The new budget overhaul known as sequestration is carving at every federal entity in America, from the Centers for Disease Control down to the Interior Department’s helium fund.
Naturally, the arts -- that favorite target of government cuts even in good times -- aren't safe. These budgets affect even casual art patrons: In D.C., the Smithsonian Institution runs the largest network of museums in the world, and the Corporation for Public Broadcasting beams programming into American homes around the clock for free. A National Endowment for the Arts grant can legitimize a young novelist into a household name.
But it's hard to tell whether these institutions are truly in danger, given how vast and murky the details of the sequester are. How deep are the cuts anyway? And how will they affect our lives on the ground? The Huffington Post canvassed the largest federal arts entities, as well as budget experts, to find out what to expect in the coming year.
The Smithsonian Institution:
Over at the granddaddy of museum complexes, the five percent sequestration cut means a $40 million loss for the entire operation, including the National Zoo. A spokeswoman assured the Huffington Post that museums will not be closed, nor are there any current plans to furlough employees. But contracts will be reduced, and there’s a hiring freeze on.
“Mostly we’re absorbing that reduction through delayed maintenance of all kinds,” the spokeswoman said, using the hypothetical example of a roof that needs patching (while the sequester is on, “it’ll get a temporary patch”).
There is, however, one slice of the National Mall where all roofs will be perfect. Maintenance deferrals won't be applied to the Smithsonian's high profile, in-progress African American Museum, where President Obama and Laura Bush broke ground just this February. The $500 million project is still projected to be completed in 2015.
The National Endowment for the Arts:
The NEA grants money to organizations as well as to individuals. At the direst end of the spectrum, this means grantees use the cash to ward off insolvency while they work -- in 2011, for instance, more than half the literary awardees were poets .
The NEA’s five percent sequestration cut translates to a $7.3 million loss over the course of its 2013 fiscal year. This loss must be “prorated equally between our grants and our administrative budget,” an NEA spokeswoman told the Huffington Post (not all entities are receiving directives on how to enact the cuts, but the NEA is).
In other words, grantees are not protected in the way of the Smithsonian's African American Museum. There's no leaky roof that can be temporarily ignored to save a poet.
However, the rules may change come March 27, according to Isabel Sawhill, an analyst at the Brookings Institute who helped oversee NEA budgeting during the Clinton administration. On that day, the bill that determines the NEA budget expires, and talks to set a new one begin. The “negotiating and posturing” that will inevitably arise makes compromise on other financial issues -- such as sequestration -- likely. If the NEA ends up able to enact the cut as it sees fit, it may choose to protect grants.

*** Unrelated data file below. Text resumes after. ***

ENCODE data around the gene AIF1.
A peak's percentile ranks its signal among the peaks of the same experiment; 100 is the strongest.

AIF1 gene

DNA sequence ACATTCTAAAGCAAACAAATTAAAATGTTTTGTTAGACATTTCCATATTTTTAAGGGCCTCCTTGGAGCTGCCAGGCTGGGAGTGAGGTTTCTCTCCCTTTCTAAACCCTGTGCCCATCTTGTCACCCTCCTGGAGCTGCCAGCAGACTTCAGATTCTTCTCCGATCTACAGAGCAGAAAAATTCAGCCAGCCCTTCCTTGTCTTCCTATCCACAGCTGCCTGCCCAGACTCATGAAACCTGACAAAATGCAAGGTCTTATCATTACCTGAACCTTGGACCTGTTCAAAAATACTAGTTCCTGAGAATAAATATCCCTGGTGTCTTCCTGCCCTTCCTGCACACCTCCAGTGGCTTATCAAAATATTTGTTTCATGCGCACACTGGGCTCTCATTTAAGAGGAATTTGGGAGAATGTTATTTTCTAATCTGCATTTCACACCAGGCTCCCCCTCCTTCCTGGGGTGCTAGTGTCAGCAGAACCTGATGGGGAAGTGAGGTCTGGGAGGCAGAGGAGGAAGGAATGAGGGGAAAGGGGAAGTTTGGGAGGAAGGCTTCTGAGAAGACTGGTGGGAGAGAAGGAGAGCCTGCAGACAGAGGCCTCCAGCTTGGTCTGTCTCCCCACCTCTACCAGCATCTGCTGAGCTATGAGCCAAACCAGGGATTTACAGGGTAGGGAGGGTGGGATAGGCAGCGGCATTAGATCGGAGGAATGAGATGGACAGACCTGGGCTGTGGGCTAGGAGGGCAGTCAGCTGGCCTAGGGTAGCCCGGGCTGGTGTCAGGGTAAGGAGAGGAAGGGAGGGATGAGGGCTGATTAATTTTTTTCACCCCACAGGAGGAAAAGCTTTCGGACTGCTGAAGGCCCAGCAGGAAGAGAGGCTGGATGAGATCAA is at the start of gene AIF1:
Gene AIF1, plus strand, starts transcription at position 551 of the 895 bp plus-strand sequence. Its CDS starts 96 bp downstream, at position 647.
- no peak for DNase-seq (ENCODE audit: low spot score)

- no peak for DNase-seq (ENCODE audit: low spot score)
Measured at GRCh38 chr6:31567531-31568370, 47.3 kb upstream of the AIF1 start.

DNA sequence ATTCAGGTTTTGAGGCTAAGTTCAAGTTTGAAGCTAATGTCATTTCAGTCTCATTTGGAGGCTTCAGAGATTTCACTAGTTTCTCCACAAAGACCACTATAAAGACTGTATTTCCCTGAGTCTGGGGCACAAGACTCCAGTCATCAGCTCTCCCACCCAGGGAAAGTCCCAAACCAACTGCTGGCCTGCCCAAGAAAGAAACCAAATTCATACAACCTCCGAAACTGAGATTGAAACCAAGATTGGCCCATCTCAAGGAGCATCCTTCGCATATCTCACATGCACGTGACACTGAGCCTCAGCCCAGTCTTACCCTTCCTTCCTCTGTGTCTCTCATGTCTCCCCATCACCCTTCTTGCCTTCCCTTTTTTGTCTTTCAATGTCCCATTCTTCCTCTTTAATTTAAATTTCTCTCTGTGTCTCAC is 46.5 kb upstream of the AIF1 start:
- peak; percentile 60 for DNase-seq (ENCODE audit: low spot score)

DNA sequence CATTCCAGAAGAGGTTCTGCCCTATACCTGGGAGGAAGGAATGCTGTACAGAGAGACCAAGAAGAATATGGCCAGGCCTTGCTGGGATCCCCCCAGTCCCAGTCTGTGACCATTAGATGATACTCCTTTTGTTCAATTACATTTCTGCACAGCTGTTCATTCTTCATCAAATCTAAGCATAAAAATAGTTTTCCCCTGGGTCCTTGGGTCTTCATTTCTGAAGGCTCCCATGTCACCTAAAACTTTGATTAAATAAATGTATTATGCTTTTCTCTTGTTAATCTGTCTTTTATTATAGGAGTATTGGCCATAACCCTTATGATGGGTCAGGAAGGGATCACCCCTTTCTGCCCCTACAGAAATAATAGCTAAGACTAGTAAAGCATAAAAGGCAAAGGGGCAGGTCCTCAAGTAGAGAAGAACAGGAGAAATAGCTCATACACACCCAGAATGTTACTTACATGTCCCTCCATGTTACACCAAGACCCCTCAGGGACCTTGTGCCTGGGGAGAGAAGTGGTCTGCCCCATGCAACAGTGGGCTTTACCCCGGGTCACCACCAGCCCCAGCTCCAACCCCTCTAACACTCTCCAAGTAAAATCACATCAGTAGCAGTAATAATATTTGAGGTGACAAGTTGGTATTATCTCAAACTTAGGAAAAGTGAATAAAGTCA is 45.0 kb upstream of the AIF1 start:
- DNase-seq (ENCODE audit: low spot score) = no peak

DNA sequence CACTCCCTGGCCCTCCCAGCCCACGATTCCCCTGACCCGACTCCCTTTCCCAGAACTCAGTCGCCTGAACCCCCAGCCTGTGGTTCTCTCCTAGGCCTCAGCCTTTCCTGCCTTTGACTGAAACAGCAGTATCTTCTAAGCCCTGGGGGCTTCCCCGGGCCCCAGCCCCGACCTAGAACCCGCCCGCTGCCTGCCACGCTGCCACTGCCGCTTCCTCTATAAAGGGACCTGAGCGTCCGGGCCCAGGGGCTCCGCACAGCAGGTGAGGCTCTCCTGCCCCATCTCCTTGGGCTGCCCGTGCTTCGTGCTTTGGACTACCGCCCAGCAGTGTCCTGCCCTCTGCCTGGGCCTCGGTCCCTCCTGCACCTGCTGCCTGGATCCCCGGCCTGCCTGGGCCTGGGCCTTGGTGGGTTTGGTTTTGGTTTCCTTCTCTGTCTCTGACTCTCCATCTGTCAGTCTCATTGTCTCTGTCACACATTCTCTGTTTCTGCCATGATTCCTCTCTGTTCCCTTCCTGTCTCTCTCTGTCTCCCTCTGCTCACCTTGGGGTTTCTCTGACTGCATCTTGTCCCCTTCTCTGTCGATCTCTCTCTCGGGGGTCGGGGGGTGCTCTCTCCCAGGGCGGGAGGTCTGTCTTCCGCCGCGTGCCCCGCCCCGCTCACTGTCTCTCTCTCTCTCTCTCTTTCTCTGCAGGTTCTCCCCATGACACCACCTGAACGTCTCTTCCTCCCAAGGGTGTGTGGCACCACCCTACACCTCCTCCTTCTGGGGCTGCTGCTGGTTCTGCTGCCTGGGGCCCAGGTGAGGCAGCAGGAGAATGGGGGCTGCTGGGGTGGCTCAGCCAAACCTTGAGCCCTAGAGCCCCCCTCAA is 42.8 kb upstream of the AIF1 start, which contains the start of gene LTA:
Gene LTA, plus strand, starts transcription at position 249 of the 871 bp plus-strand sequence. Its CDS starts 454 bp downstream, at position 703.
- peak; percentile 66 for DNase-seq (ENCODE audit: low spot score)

Still, the March showdown carries the risk of a fate far worse, if less likely: stalemate, and subsequent government shutdown. “A five percent cut is not going to destroy the art community in the United States, but a government shutdown with no funding whatsoever would be traumatic,” Sawhill told the Huffington Post.
In the meantime, arts organizations directly funded by the NEA are slated to lose 3.2 percent of their funding, and state art agencies, 2.7 percent.
The Corporation for Public Broadcasting:
The “largest single source of funding for public radio, television and related online and mobile services” is taking, you guessed it, a five percent cut.
But wait! That’s actually good news. Last November, the Office of Management and Budget told CPB officials to expect an 8.2 percent cut from sequestration. The CPB responded by acting as if it would lose more, safeguarding 10 percent of the corporation’s budget before issuing grants.
That forward action is documented in a press release the CPB issued late last month, which states that each public radio station received 70 percent of its grant last year, with the remaining 30 percent going out in checks this month. However, it continues, “the tricky part is figuring out how to handle payments after that.”
Indeed. There’s no further indication yet as to how the sequestration will ripple through CPB, whether in the form of furloughs, leaky roofs, or -- hopefully not -- stations closing. (Several calls placed by the Huffington Post were not returned.)
As with the NEA, the CPB’s budget is also facing review, which could make matters worse.